Is the United States or Europe better suited to recover from the Coronavirus-induced financial crisis? It depends on whom you ask and what data indicators you assess. Before the pandemic shut down the planet, the U.S. economy was on a tear, leaving the anemic eurozone eating its dust. In the aftermath of the COVID-19 outbreak, the early numbers suggest both economies are doing rather well, thanks to ultra-aggressive fiscal and monetary stimulus and relief measures. Who will pull ahead late in the race? According to the nicknamed Dr. Doom, America’s supposed “Wild West capitalism” will be no match for Europe’s “social cohesion.”
Nouriel Roubini Talks Covidepression
Nouriel Roubini, an economics professor at NYU, recently spoke with Bloomberg TV to discuss the global economy, the Coronavirus, and the recovery. Undoubtedly one of the best modern minds in his field, Roubini told the business news network that the V-shaped bounce is metastasizing into a U shape, which “could become a W if we don’t find a vaccine and don’t have enough stimulus.”
Not enough stimulus? Okay.
He also lamented on the stock market, noting that what is occurring in the equities arena is not reflective of the real struggles on Main Street, where there is plenty of uncertainty and risk aversion. The S&P 500 and the Nasdaq Composite Index are recording fresh record highs, while the Dow Jones Industrial Average reclaimed 28,000. Outside of the New York Stock Exchange, millions are out of work, small businesses are shutting down, and people are going bankrupt.
But it was his comments on Europe, the U.S. economic system, and the recovery that were worth a deeper dive:
“The European system of greater social cohesion gives you better economic outcomes than the one of the United States that is just Wild West capitalism. That’s why the unemployment rate barely went up in Germany or even in Italy, while in the U.S. we’ve had double-digit unemployment rate and actually even worse, considering underemployment and so on.”
Indeed, Europe might recover faster and better than the United States. We will wait for the results of unlimited quantitative easing and trillions in spending. But is the United States the Wild West?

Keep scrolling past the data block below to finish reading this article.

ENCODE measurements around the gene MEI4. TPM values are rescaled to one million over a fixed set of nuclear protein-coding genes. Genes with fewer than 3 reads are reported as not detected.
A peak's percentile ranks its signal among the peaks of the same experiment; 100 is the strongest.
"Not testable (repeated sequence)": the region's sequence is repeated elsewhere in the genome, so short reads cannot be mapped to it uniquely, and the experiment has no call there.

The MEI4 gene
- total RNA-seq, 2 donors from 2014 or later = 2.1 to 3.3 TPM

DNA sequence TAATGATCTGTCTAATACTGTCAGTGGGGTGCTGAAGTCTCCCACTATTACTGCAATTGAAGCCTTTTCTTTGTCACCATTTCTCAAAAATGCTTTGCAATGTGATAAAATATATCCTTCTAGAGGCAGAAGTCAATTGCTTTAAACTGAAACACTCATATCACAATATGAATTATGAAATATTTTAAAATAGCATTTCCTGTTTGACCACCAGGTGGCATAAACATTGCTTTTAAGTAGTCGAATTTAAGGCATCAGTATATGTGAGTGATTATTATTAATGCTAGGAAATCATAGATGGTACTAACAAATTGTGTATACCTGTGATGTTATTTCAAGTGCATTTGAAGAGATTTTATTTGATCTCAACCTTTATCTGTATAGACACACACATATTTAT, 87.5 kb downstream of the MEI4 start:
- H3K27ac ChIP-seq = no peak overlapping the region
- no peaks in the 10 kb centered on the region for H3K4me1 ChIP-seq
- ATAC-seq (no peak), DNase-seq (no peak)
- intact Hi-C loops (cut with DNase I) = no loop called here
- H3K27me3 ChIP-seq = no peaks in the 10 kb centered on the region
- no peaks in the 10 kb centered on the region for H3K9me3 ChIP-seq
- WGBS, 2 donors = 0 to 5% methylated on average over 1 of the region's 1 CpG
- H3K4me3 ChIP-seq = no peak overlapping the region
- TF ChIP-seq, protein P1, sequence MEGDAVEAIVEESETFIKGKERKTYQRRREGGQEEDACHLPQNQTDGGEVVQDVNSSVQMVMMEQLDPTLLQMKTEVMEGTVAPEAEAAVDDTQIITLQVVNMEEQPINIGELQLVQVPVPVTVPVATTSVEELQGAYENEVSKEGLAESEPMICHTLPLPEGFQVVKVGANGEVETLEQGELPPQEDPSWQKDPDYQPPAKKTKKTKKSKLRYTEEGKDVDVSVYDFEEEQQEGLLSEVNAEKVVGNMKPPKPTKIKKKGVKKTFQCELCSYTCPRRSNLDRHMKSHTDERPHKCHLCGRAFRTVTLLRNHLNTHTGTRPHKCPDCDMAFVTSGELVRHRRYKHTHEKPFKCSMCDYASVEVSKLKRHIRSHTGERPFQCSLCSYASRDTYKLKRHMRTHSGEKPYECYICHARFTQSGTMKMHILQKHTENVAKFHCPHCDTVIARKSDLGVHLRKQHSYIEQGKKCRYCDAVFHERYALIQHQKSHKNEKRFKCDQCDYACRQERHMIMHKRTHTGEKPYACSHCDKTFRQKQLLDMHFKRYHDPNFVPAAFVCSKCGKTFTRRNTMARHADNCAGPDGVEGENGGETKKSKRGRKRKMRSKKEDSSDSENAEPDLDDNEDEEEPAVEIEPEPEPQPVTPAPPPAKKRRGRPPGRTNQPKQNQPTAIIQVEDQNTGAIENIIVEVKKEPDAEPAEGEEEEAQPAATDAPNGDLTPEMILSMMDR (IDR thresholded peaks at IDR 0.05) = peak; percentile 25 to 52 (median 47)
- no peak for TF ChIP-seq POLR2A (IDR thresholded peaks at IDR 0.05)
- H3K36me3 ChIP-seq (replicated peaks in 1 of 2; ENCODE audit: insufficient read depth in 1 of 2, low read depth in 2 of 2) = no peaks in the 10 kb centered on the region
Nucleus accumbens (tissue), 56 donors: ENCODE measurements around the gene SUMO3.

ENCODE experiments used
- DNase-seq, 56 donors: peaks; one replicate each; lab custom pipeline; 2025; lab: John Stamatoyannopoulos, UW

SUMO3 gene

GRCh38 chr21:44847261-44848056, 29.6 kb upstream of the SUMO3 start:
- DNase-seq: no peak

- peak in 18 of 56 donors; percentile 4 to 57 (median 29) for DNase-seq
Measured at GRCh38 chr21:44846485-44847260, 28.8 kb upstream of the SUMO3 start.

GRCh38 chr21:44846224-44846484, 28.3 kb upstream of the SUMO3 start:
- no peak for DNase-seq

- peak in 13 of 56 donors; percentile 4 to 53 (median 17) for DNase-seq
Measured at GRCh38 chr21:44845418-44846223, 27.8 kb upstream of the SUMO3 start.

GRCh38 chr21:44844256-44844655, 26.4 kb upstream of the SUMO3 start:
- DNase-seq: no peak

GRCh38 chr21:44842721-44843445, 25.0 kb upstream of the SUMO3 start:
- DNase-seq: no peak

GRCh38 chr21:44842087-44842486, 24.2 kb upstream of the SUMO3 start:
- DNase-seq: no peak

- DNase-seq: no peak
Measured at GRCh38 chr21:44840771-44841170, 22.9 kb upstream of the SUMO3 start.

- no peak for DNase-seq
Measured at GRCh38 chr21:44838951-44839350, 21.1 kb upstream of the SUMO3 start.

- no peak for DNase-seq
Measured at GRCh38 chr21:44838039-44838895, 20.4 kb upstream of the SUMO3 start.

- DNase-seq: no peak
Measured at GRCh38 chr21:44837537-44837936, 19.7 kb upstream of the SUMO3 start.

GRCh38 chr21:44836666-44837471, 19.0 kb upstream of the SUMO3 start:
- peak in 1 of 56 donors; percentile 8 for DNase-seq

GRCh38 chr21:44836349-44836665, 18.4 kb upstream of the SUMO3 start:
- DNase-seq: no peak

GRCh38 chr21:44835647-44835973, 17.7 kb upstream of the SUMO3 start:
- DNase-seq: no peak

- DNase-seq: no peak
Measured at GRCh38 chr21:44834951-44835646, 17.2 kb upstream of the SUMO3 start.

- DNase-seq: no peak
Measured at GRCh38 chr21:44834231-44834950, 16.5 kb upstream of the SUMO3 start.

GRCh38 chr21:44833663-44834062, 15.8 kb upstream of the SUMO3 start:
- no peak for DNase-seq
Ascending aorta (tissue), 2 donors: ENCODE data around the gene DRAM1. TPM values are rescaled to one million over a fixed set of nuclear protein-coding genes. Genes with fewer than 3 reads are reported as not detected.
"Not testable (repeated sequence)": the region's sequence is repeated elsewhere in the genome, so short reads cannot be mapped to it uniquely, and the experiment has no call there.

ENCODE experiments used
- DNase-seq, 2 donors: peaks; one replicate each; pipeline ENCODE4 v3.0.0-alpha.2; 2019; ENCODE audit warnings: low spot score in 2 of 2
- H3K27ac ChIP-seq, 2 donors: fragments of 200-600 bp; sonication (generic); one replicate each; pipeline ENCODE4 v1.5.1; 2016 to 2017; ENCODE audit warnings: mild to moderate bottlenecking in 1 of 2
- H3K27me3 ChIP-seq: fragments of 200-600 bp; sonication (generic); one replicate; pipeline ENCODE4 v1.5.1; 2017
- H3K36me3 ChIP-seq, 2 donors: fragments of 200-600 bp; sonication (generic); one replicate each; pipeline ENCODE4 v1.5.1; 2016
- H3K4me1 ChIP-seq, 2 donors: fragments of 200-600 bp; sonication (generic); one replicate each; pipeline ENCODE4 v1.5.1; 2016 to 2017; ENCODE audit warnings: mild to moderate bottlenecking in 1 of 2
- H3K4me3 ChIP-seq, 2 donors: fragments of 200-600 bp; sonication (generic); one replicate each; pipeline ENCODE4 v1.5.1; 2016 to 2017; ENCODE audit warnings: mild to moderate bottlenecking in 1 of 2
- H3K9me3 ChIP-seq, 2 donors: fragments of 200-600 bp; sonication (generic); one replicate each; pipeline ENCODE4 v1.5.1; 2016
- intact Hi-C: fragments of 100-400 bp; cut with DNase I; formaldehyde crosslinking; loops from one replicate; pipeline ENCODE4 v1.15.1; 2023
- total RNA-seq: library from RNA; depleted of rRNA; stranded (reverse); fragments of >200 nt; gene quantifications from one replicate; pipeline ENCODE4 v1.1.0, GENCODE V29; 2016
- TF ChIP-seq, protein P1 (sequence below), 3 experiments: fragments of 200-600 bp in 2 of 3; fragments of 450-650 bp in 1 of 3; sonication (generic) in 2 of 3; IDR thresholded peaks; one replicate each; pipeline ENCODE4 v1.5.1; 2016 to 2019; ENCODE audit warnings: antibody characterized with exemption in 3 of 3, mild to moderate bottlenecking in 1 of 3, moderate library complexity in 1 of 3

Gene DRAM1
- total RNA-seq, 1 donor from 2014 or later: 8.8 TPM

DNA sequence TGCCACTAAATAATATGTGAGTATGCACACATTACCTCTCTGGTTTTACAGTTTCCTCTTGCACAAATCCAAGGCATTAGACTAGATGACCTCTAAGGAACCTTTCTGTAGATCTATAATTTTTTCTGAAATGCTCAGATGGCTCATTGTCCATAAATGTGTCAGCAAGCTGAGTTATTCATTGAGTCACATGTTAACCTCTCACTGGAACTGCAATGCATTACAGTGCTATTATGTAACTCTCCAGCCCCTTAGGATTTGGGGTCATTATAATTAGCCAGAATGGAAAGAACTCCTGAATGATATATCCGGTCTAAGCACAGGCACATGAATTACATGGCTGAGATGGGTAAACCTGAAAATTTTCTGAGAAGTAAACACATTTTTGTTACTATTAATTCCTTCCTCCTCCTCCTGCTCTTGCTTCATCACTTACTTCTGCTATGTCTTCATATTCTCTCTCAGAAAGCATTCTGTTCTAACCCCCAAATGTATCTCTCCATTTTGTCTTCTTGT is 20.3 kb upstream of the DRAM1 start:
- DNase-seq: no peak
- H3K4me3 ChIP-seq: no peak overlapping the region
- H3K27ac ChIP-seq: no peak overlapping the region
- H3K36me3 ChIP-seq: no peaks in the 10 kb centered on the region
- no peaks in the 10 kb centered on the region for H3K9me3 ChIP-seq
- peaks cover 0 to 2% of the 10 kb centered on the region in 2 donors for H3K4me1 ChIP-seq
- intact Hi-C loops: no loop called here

Going Wild in the West
Was the golden age of western cinema representative of what happened in America’s Old West? If you were to watch a classic Glenn Ford or Sterling Hayden western, you would imagine that everybody shot at each other over a game of cards and a slug of whiskey. Gunslingers were prevalent, and many jurisdictions did not have gun laws or gun control. And yet, the data highlight that overall crime was low, murders were few, and robberies were an anomaly. The American West did not have excessive laws, rules, and regulations like the ones that permeate the land today.
Does today’s capitalism also lack state interventions? Hardly. Although the U.S. economy is mainly capitalistic, it has been placed in a stranglehold by all three levels of government. It is not a free for all, it is not laissez-faire, and it is not the Wild West. Put simply, Roubini misses the mark.
President Donald Trump should be commended for his deregulation campaign. During the 2016 election, Trump promised to remove two regulations for every new one. Four years later, the administration has eliminated eight federal regulations for every new one added. That is not too shabby. But does it go far enough? Consider these five digits: 88,000. This is the number of federal rules and regulations currently on the books — and that does not include state and local laws.
Here is another one: the tax code. The Internal Revenue Code is more than 6,500 pages long, or nearly four million words. Each year, these figures get larger, despite one side of the aisle pledging to embrace tax reform.
You also have the matter of the central bank. The Federal Reserve has initiated a multi-trillion-dollar campaign to cushion the economic blow from the Coronavirus. As part of its unlimited QE approach, the U.S. central bank has, directly and indirectly, bailed out Wall Street, a decade after giving the corridors of financial power a pile of freshly created money.
Whether it is operating a lemonade stand or serving homeless people food, everything is regulated and taxed to death. You cannot sell raw milk or use your vehicle for Uber without attaining permission from a bureaucrat. If the United States were a so-called Wild West capitalist state, you would not need approval to operate a lemonade stand, banks would not be given money from the Leviathan, and the federal regulatory book would be nonexistent. Everyone and everything would be left to to his or her own accord. As eminent Milton Friedman opined in his seminal book, Free to Choose, you would have the freedom to try, succeed, and fail. Today, you may have this freedom, but the government consent is mandatory.
Corporatism or Socialism
Roubini has been an engaging, fun, and knowledgeable economist since he first called the housing bubble more than ten years ago. He has always offered audiences unique analysis on issues of the day, and critics could likely find common ground with Dr. Doom. That said, the facts do not support the claim that the marketplace is left to its own devices as small businesses need to spend thousands of dollars to comply with regulations, and corporations get to influence public policy. Be it socialism or corporatism, the United States has a bastardized version of capitalism.
Read more from Andrew Moran.